CONJUNCTIONS are special words that connect two or more sentences, clauses, or parts of clauses. “Coordinating” and “subordinating” conjunctions are two main types of conjunctions. But what does that mean?
Coordinating conjunctions link together two words, phrases, clauses, or sentences that are grammatically equivalent. You use them when you want to give equal emphasis to two main clauses.
For example, “We have a pig AND a goat.”
For example, “We fed the goat, BUT we forgot to feed the pig.”
There are seven coordinating conjunctions. The way to remember them is to use the trick FANBOYS — For, And, Nor, But, Or, Yet, So.
Subordinating conjunctions link a dependent clause (also known as a subordinate clause) to an independent clause. That means the main clause (main part of the sentence) has a subordinate clause (less important part of the sentence) joined to it. Therefore, the subordinate conjunction provides a necessary transition between the two ideas in the sentence.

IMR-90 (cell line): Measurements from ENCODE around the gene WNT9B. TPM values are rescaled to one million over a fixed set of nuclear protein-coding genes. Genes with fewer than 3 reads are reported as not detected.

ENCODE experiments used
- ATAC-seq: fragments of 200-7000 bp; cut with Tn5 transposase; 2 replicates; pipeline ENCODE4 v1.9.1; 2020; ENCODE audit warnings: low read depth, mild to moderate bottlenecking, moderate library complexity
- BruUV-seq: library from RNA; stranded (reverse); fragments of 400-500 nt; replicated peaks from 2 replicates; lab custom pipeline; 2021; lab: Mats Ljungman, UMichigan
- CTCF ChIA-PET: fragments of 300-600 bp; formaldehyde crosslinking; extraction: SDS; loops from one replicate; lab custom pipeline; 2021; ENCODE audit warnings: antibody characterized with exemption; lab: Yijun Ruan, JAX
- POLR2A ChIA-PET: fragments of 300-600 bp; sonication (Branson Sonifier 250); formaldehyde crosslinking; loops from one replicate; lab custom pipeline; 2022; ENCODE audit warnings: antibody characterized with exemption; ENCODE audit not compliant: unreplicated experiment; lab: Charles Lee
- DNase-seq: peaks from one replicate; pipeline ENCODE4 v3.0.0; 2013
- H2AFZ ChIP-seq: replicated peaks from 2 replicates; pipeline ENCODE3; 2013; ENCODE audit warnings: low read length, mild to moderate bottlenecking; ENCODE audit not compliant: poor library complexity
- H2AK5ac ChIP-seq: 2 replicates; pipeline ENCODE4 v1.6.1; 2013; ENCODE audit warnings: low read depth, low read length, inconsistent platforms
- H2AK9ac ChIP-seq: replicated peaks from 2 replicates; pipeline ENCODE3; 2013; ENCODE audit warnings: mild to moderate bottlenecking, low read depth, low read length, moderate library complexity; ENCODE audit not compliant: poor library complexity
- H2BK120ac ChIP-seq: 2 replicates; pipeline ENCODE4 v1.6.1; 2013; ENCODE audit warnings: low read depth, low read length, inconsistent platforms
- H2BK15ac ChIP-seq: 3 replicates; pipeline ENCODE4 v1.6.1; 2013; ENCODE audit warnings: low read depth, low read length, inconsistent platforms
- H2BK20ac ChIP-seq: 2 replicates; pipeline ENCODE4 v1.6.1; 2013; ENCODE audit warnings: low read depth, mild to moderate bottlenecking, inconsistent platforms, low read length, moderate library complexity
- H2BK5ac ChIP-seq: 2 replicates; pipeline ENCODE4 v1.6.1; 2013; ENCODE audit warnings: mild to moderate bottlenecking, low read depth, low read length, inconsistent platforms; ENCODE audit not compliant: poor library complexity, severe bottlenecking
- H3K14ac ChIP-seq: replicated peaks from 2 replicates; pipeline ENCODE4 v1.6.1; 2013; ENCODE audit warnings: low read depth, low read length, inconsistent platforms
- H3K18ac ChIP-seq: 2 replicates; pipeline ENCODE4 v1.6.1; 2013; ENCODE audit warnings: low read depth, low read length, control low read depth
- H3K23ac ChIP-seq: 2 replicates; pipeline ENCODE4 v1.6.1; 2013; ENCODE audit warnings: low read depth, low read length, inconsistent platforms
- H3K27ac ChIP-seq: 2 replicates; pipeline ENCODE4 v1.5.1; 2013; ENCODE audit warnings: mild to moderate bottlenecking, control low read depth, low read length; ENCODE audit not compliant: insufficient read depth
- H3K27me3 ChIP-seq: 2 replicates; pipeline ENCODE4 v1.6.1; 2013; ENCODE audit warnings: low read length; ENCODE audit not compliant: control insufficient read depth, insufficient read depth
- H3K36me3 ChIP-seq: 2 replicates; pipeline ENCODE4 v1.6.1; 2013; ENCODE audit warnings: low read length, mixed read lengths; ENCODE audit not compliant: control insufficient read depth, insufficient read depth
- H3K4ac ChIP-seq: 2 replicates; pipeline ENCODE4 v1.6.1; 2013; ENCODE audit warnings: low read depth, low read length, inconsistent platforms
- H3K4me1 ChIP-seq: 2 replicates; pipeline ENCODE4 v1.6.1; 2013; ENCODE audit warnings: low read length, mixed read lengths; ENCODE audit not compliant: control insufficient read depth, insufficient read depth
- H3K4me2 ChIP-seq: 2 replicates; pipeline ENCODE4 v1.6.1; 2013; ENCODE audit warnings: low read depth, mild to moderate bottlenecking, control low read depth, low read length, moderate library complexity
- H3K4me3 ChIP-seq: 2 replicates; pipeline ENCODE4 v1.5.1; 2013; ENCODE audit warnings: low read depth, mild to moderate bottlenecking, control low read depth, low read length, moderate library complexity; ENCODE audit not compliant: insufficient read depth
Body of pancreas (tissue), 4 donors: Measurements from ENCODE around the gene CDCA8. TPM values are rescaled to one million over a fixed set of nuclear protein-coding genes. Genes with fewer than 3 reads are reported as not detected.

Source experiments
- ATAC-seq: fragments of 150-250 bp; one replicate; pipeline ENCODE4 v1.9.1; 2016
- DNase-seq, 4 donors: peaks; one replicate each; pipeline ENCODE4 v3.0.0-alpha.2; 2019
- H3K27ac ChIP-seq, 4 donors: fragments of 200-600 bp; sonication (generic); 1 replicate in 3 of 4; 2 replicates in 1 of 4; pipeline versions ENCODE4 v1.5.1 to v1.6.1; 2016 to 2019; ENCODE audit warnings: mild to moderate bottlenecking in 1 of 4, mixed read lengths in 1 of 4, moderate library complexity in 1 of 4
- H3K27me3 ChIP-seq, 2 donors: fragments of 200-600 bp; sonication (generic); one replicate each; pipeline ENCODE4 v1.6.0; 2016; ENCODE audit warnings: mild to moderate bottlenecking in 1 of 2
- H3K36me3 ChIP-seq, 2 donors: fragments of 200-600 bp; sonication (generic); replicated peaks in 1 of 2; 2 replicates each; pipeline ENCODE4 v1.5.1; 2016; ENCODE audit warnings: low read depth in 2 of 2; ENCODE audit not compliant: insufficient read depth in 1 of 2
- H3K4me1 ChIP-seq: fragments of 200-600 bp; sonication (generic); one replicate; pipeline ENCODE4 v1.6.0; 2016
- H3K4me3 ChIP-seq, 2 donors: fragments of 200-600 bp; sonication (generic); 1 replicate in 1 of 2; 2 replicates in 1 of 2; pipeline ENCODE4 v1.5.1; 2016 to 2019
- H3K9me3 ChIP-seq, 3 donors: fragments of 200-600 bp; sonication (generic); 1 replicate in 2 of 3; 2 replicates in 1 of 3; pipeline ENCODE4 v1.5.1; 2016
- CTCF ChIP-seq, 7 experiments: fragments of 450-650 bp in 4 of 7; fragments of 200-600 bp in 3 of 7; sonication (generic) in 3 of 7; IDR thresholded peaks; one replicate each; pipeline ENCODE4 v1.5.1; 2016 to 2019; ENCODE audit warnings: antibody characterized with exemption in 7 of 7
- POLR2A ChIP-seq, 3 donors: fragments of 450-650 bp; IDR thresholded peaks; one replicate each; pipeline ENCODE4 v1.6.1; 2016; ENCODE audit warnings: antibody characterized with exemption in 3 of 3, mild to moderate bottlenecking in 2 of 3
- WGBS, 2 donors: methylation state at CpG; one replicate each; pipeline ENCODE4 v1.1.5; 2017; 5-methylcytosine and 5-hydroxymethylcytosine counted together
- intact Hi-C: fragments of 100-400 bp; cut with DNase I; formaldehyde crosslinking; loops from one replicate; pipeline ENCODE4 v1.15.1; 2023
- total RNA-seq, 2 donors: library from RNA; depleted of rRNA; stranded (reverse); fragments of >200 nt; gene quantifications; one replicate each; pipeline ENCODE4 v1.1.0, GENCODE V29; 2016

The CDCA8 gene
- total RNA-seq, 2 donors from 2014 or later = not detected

For example, “The kids need to clear the table ONCE dinner is finished.”
For example, “George frowned AS he worked on his trigonometry homework.
There are many subordinating conjunctions, but some of the most common are: after, although, before, except, if, since, once, as, and unless.
You can remember the difference between these two types of conjunctions by breaking down the words.
Coordinate = co-ordinate. Co (together) ordinate (order/rank). These conjunctions join two grammatically equal clauses.
Subordinate = sub-ordinate. Sub (below) ordinate (order/rank). The conjunctions join a main clause to a lesser clause.
Finally, what’s the best way to remember what conjunctions do? Think of the old Schoolhouse Rock song: “Conjunction Junction.” Conjunctions are word JUNCTIONS. They JOIN words and phrases and clauses together.